lab report 6_final

lab report 6_final - Carly Kruchten-Sheridan Graham Barnett...

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Carly Kruchten-Sheridan Lab 6 – Human Genome Project Graham Barnett Poev Touch 1) What is Tay Sach’s disease? What causes it? What is its inheritance pattern? Tay Sachs is a progressive and fatal disease that slowly affects the central nervous system of babies. The affected babies suffer from a mutation from a single base-pair change within a gene on chromosome 15 that codes for Hexosaminidase-A. This enzyme is responsible for breaking down a certain fat substance in nerve cells. Mutation of this important metabolic pathway causes a build up of gangliosides in lysosomes within nerve cells. The buildup causes pressure that crushes viable brain and nerve cells, leading to noticeable mental and physical symptoms after the first few months of life. The child will seem normal at birth but lands up missing key markers necessary for correct further development. Symptoms of Tay Sachs include startling easy, blindness, inability to eat solid food, paralysis, seizures and eventually death usually within 5 to 7 years. A baby can inherit the gene if both their mother and father are carriers of the Tay Sachs mutated gene. Less than one in thirty people even carry the Tay Sachs gene, and mostly all of them have no idea that they’re carriers. If two carriers have a baby there is a one in four chance that the child will have Tay Sachs. The baby must get the mutated gene from both the mother and the father.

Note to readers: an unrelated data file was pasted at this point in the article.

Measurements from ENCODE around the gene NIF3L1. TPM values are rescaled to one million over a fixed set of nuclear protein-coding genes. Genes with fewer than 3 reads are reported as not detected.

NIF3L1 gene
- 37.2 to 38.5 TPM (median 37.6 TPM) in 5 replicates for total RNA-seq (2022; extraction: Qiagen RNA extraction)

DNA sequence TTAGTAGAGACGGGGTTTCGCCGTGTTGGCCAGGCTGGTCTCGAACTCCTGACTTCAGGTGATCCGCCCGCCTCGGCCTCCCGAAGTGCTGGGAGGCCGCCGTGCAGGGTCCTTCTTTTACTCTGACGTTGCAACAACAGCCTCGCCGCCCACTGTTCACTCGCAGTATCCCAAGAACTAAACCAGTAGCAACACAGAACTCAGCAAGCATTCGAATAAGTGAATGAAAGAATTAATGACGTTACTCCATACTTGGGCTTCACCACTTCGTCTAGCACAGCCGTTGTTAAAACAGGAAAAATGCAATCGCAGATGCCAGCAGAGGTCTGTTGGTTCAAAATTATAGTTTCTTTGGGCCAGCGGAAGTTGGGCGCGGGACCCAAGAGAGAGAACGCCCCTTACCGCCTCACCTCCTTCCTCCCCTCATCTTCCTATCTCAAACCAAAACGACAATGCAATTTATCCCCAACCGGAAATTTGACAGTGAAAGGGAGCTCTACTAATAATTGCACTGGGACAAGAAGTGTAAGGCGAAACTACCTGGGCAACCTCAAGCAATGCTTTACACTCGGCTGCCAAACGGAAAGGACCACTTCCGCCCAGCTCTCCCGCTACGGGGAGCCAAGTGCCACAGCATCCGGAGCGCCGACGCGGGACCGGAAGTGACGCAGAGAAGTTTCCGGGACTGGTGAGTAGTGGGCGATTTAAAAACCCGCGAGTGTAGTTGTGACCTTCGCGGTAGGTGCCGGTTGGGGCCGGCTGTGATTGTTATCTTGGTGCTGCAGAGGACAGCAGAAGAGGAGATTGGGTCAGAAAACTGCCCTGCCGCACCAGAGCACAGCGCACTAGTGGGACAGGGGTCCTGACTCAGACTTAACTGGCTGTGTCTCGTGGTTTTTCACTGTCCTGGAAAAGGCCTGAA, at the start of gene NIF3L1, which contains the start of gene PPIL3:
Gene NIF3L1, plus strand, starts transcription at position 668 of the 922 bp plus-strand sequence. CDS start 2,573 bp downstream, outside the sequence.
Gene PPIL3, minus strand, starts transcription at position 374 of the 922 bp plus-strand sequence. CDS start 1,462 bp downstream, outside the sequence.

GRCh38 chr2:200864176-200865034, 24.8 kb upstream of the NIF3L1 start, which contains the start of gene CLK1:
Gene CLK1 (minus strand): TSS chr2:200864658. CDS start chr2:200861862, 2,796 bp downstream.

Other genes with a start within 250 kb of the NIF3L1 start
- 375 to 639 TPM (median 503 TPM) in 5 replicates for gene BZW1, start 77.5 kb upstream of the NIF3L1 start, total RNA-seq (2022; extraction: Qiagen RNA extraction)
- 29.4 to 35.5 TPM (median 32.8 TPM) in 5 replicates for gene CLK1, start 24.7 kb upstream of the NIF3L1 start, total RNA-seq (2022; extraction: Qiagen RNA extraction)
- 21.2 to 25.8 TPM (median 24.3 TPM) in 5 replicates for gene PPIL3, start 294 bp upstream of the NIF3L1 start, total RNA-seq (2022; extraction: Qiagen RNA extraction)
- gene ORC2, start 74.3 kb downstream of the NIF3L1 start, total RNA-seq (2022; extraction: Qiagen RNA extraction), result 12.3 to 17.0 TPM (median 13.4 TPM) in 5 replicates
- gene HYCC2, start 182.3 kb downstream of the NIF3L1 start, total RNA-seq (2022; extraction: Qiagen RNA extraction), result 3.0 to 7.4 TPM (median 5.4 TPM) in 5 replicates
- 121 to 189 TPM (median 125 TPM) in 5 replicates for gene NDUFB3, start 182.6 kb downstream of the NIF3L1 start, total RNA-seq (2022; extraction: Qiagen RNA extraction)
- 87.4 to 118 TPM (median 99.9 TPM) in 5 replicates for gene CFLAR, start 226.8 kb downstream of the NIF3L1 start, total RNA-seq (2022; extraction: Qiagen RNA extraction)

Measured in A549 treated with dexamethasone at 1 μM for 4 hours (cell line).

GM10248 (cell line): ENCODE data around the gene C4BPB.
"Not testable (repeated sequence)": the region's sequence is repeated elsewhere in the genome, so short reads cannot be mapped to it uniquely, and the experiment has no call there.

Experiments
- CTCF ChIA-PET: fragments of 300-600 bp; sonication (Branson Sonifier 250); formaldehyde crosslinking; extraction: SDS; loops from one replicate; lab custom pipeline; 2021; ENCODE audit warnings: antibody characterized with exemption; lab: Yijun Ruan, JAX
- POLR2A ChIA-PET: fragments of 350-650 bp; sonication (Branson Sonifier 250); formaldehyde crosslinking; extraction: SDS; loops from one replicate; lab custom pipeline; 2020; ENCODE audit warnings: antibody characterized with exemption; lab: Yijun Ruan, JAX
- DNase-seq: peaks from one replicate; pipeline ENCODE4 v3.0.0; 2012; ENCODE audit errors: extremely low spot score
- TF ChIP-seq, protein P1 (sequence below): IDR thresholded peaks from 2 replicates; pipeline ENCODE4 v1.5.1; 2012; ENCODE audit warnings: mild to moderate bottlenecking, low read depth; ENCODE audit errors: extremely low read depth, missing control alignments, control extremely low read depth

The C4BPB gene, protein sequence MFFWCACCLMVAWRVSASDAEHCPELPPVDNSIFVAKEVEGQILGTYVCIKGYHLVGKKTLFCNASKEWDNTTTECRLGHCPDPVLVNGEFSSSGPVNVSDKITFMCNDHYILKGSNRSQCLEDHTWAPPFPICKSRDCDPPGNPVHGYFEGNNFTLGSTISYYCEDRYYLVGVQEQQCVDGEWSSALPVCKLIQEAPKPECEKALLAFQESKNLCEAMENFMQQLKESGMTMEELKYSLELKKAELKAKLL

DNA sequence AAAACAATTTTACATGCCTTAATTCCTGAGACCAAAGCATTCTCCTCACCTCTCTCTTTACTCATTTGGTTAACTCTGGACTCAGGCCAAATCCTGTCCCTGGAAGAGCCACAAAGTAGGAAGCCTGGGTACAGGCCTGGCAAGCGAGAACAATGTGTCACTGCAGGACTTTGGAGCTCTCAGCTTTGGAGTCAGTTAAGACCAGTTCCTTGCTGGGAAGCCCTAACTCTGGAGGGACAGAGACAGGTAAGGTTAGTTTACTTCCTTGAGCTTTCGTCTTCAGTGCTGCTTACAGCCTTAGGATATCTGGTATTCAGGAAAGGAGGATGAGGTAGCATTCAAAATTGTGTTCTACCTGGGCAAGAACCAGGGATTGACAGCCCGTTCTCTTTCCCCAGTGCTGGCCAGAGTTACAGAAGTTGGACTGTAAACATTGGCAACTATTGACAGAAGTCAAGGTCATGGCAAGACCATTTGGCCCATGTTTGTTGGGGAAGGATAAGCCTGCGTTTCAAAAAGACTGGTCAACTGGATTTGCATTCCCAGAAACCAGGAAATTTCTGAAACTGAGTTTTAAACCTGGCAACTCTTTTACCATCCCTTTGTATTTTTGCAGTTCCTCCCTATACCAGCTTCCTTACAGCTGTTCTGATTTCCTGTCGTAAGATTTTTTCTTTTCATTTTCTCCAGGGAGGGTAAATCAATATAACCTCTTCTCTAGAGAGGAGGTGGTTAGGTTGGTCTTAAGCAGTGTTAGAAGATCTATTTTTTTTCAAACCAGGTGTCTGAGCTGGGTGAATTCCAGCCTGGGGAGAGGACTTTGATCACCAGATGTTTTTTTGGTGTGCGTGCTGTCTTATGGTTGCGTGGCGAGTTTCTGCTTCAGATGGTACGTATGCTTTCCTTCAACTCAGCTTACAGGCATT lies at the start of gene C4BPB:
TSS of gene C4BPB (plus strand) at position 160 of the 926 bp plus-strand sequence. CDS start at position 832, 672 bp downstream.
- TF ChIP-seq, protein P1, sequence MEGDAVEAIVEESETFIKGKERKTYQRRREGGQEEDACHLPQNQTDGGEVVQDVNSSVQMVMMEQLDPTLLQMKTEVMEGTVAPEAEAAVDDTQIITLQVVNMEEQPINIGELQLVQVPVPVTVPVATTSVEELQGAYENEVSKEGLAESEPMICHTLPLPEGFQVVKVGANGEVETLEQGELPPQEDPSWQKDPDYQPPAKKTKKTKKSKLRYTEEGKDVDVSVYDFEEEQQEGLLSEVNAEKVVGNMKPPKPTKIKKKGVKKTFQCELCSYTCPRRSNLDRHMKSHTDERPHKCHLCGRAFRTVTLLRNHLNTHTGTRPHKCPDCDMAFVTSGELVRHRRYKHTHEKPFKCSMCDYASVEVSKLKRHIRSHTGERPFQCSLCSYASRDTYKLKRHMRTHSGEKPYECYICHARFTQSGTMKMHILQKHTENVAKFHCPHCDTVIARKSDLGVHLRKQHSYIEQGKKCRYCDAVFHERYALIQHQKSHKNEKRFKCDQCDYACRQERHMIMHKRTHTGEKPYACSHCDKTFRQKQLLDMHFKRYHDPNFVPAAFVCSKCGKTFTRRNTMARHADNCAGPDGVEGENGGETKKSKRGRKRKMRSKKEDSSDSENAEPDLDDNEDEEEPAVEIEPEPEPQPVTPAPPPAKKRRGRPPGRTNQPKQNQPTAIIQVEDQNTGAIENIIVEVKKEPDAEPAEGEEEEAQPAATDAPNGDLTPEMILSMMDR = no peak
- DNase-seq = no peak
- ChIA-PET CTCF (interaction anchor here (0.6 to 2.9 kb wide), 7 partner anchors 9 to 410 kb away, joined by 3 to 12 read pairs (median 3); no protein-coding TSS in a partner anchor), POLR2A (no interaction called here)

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This lab report was uploaded on 04/07/2008 for the course PHRM 223 taught by Professor Gerald during the Fall '05 term at UConn.

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lab report 6_final - Carly Kruchten-Sheridan Graham Barnett...

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